What is the difference between Gaelic and Erse? I’m curious about what I do not understand.
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Weel, to explain the difference between Gaelic and Erse ye’ll be needin a bit o’ a convoluted explanation involving the development of languages in the British Isles.
Ye see ma dear, before English began the people inhabiting the British Isles didna spake English, but different Celtic languages. The modern forms of these languages are Welsh, Scots Gaelic, Irish, and Breton, as well as the dead languages of Cornish and Manx. These Celtic languages are grouped inta three different subfamilies, ye ken? And one of the groups is Giodelic (the other two being Continental and Brythonic), to which Irish (also called Irish Gaelic), Scots Gaelic, and Manx belong.
All the modern Giodelic tongues are descendants of the ancient Celtic speech of Ireland, Gaelic. Gaelic began to reach Scotland in the late 5th century A.D., when it was brought by the Irish invaders, and in Scotland the Gaelic language was called “Irish” or “Erse” (different spellings of the same word). For a time the only language on the British Isles was Gaelic, and there was no difference between Irish Gaelic and Scottish Gaelic. However, the Norsemen (Vikings) and Saxons invaded and migrated to Britain from Europe bringing their Germanic languages. The varieties from this mixture of Gaelic and Norse in England came ta be called “English” and in Scotland they came ta be known as “Scots” around the 13th century. So, a chief difference between Scots Gaelic and Irish Gaelic results from the substantial Norse influence on the former, d’ye see?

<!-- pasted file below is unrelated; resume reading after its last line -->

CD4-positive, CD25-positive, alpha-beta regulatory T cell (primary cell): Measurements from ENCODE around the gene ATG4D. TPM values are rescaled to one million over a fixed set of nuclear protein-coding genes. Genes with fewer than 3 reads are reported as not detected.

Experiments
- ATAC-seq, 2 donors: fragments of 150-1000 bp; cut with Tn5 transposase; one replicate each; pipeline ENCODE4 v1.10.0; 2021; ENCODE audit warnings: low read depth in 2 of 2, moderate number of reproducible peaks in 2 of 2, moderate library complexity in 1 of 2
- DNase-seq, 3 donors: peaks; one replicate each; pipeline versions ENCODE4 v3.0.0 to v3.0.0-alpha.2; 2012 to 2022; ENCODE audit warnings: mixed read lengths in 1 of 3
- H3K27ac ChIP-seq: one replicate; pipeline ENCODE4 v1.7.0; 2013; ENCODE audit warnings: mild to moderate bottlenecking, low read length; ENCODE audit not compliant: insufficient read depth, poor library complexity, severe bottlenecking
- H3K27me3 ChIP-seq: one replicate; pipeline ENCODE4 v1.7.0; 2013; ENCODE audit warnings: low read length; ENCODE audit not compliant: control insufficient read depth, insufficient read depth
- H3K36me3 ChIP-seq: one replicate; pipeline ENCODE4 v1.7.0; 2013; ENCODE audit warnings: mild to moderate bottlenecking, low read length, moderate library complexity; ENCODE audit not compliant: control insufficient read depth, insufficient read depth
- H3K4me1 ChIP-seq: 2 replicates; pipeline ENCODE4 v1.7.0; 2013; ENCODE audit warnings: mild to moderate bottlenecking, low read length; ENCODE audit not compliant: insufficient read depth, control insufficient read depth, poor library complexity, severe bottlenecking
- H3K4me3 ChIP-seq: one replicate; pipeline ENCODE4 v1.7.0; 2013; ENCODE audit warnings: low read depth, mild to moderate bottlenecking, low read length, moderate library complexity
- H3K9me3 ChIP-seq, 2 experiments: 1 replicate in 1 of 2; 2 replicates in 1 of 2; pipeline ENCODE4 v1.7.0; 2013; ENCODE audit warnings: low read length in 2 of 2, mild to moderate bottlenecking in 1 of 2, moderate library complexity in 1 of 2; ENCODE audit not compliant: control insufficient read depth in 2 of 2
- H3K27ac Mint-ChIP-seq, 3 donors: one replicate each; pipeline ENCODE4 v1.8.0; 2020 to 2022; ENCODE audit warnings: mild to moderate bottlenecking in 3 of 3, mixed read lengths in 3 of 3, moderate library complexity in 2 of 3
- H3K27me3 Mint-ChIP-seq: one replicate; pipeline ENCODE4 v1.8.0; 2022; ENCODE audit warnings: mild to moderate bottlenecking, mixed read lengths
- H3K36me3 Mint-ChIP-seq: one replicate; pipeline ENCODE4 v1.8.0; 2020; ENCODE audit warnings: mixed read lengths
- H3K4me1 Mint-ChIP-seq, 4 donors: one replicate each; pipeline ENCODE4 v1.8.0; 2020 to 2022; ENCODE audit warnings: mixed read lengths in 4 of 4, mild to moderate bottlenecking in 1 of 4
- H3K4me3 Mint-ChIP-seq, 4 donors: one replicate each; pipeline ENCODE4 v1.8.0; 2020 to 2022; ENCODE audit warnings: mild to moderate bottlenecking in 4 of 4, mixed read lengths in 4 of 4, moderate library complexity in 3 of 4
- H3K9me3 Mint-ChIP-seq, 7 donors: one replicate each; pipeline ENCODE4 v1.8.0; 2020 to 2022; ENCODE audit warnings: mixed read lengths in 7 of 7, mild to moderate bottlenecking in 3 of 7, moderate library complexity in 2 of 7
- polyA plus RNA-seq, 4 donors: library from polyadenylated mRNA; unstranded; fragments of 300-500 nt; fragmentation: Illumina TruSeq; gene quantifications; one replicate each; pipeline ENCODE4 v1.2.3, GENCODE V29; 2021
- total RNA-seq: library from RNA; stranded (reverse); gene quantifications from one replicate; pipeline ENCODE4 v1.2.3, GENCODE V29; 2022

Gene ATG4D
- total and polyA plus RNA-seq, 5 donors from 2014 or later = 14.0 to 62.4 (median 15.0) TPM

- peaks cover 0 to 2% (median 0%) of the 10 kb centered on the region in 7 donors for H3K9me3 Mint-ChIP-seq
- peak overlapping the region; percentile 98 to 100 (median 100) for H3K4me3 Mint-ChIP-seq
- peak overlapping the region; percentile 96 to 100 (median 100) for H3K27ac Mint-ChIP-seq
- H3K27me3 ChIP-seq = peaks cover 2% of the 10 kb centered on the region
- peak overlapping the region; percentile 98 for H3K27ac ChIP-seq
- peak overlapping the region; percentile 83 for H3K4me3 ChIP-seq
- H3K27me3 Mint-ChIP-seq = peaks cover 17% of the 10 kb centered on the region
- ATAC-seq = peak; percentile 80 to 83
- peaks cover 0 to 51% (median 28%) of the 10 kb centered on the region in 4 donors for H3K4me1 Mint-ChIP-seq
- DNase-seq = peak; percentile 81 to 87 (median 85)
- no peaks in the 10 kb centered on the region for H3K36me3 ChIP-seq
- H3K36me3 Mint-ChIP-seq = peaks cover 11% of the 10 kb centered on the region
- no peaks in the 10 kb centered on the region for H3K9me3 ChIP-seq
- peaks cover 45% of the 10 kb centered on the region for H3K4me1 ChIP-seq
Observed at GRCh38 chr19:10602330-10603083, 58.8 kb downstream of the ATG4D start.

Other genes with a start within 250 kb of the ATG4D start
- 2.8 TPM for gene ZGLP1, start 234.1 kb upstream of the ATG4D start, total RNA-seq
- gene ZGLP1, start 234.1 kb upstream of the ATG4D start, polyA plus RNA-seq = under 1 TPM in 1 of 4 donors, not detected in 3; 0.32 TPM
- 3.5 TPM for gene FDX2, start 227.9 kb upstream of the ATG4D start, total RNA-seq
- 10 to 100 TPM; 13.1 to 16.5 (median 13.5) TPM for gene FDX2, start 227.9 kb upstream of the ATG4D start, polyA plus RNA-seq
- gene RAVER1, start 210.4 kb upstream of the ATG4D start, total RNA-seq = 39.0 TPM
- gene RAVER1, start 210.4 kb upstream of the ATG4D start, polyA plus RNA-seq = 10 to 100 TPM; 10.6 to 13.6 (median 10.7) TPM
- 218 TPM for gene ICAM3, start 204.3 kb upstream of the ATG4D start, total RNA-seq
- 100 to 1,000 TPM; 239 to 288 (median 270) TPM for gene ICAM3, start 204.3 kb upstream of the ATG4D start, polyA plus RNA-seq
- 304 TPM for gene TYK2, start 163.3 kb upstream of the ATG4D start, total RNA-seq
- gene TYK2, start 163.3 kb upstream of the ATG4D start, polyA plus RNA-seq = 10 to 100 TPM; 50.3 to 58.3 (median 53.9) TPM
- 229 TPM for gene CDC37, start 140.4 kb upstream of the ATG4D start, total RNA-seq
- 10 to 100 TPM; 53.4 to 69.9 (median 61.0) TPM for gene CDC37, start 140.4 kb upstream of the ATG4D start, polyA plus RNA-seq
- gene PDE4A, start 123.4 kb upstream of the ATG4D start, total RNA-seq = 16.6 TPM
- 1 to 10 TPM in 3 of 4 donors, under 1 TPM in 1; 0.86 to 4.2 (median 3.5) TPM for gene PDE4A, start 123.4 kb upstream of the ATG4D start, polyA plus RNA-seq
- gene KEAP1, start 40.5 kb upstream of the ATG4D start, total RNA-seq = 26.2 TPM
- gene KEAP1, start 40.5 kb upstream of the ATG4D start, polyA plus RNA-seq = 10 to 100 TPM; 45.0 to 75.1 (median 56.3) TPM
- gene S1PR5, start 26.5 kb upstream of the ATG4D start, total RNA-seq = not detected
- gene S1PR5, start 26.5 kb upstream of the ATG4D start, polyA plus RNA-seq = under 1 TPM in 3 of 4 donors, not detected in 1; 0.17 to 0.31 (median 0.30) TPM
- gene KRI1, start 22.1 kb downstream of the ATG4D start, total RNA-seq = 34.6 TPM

And so to answer ye’re question, the term Erse is used as a synonym for Irish and sometimes even for Scots Gaelic, and the difference between the two is that Erse is defined as the Goidelic language of Ireland, ye see, while Gaelic is considered to be the Giodelic language of Scotland. Hope this was some help t’ye, and if’n ye’re interested in learning more about Gaelic, sign up for the Gaelic language classes sponsored by the Celtic Cultural Alliance.